The undergraduate degree in Medicine in Trinity College Dublin is a 5-year programme which is accredited by the Irish Medical Council in accordance with the guidelines set by the World Federation of Medical Education.
Structure & Composition
The programme recognises the doctor as a scholar, a scientist, a practitioner and a professional . The curriculum content and sequencing is designed with this in mind, with opportunities for students to learn and explore the most recent developments in biomedical sciences, clinical practice and professionalism.
The curriculum content in each phase/year develops one of the following domains:
- Biomedical & Clinical Sciences
- Integrated Clinical Science & Practice
- Professional Development & Clinical Competency
- Student Options for Research and Elective Practice
The integration of domains across each year
The table illustrates the vertical and horizontal integration that has been achieved in the programme. For example the Professional Development domain extends over the 5 years becoming more sophisticated at each level.
|Humanity, Health & Environment||Molecular Medicine, Neuroscience, Clinical Skills & Mechanisms & Management of Disease||Patient Centred Evidence-Based Medical Practice & Professional Development|
|Year 1||Year 2||Year 3||Year 4||Year 5|
|Biomedical & Clinical Sciences (ECTS = 90)||Human Form & Function||30||Principles of Pharmacology & Practical Scientific Research *||10|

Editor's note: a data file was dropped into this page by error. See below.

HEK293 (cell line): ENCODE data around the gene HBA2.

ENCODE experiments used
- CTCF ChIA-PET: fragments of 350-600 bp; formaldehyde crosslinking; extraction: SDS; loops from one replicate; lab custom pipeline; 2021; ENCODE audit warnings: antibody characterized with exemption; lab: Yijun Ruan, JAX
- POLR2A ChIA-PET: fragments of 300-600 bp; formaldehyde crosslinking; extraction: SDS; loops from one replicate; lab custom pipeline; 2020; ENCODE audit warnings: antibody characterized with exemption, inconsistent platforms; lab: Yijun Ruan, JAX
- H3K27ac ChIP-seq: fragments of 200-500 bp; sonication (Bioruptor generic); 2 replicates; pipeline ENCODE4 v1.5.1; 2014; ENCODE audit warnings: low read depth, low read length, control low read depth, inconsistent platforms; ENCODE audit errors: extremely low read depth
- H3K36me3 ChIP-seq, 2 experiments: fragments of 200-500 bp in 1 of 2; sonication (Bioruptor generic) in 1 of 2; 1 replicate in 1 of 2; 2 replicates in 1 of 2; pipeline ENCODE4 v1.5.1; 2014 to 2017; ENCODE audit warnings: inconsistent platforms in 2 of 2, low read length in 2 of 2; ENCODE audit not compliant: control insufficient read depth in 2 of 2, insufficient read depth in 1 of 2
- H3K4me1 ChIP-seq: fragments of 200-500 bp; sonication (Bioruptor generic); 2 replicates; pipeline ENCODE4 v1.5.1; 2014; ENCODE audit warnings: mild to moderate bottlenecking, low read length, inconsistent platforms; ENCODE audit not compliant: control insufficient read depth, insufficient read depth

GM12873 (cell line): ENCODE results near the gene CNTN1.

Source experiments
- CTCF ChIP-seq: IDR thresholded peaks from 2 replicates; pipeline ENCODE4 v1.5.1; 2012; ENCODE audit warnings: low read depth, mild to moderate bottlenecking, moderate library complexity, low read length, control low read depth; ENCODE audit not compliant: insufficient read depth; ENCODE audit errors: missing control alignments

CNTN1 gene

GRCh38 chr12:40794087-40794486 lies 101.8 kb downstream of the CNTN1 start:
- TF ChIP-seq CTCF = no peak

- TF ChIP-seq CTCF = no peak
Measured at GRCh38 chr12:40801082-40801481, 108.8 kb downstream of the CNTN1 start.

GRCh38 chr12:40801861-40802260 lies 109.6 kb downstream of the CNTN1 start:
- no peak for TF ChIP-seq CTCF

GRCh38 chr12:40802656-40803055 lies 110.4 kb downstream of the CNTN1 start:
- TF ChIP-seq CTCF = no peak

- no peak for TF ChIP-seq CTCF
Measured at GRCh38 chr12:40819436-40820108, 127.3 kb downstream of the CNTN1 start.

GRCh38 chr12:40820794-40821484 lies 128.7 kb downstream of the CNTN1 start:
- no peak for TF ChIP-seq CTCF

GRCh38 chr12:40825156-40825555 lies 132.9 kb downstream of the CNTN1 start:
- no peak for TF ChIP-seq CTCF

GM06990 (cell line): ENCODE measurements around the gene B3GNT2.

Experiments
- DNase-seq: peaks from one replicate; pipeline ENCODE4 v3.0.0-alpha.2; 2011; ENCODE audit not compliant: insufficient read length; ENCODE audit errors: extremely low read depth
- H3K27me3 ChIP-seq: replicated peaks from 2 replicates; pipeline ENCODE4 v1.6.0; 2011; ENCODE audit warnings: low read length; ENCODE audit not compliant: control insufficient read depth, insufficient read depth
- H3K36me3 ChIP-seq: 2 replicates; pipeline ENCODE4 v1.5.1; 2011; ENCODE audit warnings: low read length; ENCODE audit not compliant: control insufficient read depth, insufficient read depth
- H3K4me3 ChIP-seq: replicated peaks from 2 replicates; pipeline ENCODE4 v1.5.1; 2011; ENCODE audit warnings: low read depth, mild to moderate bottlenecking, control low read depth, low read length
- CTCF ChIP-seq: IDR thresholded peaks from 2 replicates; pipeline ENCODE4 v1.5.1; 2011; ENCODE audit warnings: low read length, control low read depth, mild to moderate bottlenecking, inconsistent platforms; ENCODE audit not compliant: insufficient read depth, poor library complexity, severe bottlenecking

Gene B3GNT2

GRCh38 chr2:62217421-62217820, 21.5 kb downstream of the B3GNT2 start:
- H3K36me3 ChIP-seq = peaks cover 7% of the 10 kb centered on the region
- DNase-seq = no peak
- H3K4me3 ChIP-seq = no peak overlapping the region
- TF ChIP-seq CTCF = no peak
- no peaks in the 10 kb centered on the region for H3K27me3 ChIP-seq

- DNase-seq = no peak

|Evolution & Life||10||Infection & Immunity||5|
|Head & Neck Anatomy||5|
|Molecular Mechanism of Disease and Personalised Medicine||10|
|Integrated Clinical Science & Practice (ECTS = 125)||Pharmacology & Therapeutics||5||Obstetrics & Gynaecology||10||Integrated Medical Science & Practice||20|
|Laboratory & Investigative Medicine (Path & Micro)||10||Public Health, Primary Care & Epidemiology||10|
|Principles of Medical and Surgical Practice||25||Principles & Practice of Psychiatry||10||Integrated Surgical Science & Practice||20|
|ENT and Ophthalmology||5||Paediatrics & Child Health||10|
|Professional Development & Clinical Competency
(ECTS = 60)
|Human Development, Behavioural Science & Ethics||15||Fundamentals of Clinical & Professional Practice||10||Advanced Clinical & Professional Practice||10||Jurisprudence Ethics & Law||5||Competency Based Preparation for Practice||10|
|Professionalism & Scientific Method||10|
|Student Options for Research and Elective Practice (ECTS = 25)||Science & the Humanities||5||Practical Scientific Research *(ECTS as above)||Principles & Practice of Evidence Based Medicine & Elective Practice 1||5||Elective Practice 2||5||Elective Practice||10|
In addition, it is recognised that it is vital to develop learning skills throughout the programme and as students transition from the novice to practitioner there is a progressive development of the following 5 domains:
- Biomedical Sciences
- Clinical sciences & Practice
- Research Skills
- Lifelong Learning
Teaching and Learning
In order to deliver opportunities to develop the knowledge, skills and professional behaviours required by a graduate doctor, there are many different methodologies used. When teaching knowledge, we use a variety of methods, with the goal of getting the learner to actively engage in learning the material.